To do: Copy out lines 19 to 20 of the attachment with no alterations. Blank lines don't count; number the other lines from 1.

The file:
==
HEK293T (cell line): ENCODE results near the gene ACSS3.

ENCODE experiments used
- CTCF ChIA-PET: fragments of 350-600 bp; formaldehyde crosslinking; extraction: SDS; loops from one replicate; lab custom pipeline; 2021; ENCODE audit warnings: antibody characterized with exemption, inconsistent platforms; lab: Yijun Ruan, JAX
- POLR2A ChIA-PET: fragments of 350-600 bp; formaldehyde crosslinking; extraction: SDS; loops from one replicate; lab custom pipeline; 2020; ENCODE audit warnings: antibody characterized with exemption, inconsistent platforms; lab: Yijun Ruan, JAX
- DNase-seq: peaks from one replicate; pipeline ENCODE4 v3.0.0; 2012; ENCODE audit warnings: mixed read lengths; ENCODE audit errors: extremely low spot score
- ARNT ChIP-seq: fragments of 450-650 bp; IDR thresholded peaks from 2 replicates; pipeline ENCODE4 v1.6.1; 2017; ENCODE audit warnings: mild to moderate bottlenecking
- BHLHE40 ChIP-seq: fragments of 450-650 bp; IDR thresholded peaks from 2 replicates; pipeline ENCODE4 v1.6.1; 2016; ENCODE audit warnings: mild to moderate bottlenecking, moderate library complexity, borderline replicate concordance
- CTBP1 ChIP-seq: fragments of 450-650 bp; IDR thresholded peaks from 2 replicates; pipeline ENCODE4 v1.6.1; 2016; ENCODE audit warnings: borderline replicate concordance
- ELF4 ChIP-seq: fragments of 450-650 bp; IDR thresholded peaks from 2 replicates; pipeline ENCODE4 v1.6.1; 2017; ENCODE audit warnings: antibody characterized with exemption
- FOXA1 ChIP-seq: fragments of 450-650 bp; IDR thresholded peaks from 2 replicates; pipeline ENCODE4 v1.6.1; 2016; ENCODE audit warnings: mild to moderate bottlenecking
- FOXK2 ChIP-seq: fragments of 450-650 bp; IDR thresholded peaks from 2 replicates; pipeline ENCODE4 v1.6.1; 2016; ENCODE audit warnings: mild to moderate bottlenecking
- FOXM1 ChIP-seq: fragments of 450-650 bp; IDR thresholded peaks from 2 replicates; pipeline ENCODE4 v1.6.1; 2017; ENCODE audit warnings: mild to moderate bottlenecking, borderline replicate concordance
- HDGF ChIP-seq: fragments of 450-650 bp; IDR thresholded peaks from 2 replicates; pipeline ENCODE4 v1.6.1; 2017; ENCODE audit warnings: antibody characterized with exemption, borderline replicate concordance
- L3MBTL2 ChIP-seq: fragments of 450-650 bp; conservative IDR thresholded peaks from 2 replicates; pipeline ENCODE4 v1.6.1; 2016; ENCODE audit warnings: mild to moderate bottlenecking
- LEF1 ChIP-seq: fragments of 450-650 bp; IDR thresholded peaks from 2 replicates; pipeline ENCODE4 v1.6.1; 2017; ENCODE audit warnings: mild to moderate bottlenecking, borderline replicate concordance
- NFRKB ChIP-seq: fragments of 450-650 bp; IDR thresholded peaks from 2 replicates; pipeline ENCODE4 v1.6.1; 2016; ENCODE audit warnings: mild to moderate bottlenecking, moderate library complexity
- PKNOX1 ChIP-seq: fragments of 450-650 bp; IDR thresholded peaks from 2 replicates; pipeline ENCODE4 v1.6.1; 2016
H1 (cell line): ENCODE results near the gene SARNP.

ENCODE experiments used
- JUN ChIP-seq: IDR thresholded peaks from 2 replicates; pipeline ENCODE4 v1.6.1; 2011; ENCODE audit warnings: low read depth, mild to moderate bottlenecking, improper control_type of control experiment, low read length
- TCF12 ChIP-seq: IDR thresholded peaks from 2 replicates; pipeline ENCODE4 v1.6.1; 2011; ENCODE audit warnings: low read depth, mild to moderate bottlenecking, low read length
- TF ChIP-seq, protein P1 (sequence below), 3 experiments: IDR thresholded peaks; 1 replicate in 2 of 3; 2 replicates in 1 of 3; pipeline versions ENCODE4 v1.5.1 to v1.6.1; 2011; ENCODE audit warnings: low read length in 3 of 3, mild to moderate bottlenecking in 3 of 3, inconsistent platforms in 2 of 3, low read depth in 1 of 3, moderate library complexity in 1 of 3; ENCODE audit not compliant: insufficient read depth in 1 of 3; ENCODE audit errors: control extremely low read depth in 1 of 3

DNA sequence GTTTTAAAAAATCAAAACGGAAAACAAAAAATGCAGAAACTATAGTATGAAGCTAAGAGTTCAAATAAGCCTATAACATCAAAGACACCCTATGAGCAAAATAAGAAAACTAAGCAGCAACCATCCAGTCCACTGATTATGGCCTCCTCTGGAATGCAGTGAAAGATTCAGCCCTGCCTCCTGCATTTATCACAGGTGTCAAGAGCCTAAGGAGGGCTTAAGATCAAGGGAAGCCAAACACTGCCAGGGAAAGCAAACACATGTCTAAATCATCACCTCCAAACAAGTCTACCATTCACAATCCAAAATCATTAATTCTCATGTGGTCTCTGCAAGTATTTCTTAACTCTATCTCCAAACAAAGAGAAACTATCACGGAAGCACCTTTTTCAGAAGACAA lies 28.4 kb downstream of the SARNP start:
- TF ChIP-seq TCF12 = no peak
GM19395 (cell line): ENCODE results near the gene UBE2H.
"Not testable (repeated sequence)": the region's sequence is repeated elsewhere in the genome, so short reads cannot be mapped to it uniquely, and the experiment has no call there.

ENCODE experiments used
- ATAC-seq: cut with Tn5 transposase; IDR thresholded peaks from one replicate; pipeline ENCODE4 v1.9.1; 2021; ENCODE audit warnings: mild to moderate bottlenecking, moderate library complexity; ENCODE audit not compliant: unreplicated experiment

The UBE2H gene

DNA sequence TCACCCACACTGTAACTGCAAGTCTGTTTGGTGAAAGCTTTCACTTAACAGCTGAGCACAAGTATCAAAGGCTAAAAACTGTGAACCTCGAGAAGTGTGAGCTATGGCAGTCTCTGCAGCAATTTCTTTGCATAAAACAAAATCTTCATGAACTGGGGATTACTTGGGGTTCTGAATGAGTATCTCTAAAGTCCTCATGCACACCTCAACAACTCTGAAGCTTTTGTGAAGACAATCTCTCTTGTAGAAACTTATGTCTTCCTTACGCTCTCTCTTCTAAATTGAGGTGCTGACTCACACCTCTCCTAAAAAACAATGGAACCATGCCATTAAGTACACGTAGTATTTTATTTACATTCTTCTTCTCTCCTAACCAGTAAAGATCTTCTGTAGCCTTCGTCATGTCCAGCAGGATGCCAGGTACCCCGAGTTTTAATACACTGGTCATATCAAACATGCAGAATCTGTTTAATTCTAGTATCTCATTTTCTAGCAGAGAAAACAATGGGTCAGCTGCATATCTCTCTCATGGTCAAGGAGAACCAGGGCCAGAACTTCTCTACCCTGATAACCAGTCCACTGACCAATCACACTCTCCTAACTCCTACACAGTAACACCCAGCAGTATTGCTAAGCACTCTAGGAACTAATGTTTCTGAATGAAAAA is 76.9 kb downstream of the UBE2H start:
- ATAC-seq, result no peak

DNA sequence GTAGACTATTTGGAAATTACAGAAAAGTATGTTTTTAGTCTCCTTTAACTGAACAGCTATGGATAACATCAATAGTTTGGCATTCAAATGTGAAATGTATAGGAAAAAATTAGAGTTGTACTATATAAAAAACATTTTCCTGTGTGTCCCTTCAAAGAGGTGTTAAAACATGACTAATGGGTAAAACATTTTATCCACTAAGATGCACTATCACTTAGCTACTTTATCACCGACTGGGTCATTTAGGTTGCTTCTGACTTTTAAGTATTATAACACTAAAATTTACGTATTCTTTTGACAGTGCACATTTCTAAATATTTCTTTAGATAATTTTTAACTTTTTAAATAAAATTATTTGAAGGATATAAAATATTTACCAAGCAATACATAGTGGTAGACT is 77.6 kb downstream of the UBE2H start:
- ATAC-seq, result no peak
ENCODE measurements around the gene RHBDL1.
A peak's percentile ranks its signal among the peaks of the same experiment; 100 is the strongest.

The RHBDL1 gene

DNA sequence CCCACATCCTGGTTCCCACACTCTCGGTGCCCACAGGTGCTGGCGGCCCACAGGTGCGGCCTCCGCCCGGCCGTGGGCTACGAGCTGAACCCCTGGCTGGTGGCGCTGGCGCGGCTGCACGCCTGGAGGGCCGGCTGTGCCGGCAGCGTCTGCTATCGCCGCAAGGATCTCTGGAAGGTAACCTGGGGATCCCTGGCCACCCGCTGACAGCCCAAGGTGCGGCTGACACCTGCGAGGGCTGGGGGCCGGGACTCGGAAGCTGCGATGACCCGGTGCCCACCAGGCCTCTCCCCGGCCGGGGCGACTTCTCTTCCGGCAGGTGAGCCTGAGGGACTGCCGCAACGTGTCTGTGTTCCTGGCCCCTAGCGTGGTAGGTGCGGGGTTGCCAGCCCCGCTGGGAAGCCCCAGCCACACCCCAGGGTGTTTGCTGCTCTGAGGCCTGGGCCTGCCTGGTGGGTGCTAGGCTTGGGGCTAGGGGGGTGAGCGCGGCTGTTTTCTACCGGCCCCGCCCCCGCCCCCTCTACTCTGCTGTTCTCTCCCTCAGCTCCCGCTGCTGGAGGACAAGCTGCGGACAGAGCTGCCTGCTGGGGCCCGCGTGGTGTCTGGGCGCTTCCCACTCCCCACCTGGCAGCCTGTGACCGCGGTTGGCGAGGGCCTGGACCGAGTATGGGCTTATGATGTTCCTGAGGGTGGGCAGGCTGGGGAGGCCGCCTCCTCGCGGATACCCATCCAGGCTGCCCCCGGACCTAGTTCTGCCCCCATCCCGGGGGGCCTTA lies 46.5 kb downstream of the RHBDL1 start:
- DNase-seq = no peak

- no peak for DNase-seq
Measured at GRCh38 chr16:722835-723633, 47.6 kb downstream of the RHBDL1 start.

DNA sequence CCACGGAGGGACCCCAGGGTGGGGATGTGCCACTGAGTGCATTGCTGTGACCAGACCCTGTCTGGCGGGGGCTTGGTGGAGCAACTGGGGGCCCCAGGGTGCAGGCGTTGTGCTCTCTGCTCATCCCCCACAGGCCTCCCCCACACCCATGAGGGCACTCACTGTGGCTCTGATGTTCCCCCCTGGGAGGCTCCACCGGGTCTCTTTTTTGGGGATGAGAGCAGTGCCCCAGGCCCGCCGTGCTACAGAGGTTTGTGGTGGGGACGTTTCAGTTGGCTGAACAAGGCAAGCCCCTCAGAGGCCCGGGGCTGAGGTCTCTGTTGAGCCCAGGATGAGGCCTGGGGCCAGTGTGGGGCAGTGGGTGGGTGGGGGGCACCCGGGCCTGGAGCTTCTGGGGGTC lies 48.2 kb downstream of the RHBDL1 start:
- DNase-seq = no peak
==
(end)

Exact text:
ENCODE experiments used
- JUN ChIP-seq: IDR thresholded peaks from 2 replicates; pipeline ENCODE4 v1.6.1; 2011; ENCODE audit warnings: low read depth, mild to moderate bottlenecking, improper control_type of control experiment, low read length